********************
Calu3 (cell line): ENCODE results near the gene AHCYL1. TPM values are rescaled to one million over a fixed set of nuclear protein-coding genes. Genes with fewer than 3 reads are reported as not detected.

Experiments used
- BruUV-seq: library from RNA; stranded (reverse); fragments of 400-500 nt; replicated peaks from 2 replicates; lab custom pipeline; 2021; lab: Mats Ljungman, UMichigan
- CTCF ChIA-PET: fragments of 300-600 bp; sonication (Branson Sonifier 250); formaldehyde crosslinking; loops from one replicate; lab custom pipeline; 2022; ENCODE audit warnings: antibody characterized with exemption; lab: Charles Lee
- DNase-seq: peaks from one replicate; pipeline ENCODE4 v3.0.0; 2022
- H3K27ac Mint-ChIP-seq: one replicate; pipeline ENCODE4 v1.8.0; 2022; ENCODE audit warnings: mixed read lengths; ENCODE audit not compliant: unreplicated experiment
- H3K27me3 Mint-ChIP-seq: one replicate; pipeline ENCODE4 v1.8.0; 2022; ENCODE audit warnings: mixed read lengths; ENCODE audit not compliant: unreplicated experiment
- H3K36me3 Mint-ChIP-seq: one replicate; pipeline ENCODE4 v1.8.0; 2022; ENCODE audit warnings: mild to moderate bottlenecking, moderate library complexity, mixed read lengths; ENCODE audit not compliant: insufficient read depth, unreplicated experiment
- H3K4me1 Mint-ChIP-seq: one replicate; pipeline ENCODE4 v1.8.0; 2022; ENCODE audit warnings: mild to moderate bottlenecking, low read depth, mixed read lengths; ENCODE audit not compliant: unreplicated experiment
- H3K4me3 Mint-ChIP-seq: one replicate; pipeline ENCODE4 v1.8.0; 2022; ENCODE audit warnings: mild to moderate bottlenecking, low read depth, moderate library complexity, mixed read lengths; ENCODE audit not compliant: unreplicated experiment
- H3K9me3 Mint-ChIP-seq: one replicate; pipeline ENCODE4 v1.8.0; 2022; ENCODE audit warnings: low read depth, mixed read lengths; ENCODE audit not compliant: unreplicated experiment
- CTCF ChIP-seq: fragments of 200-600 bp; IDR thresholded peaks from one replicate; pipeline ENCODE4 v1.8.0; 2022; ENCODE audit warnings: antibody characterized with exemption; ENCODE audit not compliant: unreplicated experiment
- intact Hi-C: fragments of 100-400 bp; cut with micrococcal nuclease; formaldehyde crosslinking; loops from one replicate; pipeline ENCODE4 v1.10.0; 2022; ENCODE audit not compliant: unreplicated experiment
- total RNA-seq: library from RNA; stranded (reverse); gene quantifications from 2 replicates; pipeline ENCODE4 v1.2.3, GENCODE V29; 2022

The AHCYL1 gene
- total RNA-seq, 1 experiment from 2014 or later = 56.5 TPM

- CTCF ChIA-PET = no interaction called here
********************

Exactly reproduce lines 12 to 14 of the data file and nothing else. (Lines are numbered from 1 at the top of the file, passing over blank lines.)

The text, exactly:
- CTCF ChIP-seq: fragments of 200-600 bp; IDR thresholded peaks from one replicate; pipeline ENCODE4 v1.8.0; 2022; ENCODE audit warnings: antibody characterized with exemption; ENCODE audit not compliant: unreplicated experiment
- intact Hi-C: fragments of 100-400 bp; cut with micrococcal nuclease; formaldehyde crosslinking; loops from one replicate; pipeline ENCODE4 v1.10.0; 2022; ENCODE audit not compliant: unreplicated experiment
- total RNA-seq: library from RNA; stranded (reverse); gene quantifications from 2 replicates; pipeline ENCODE4 v1.2.3, GENCODE V29; 2022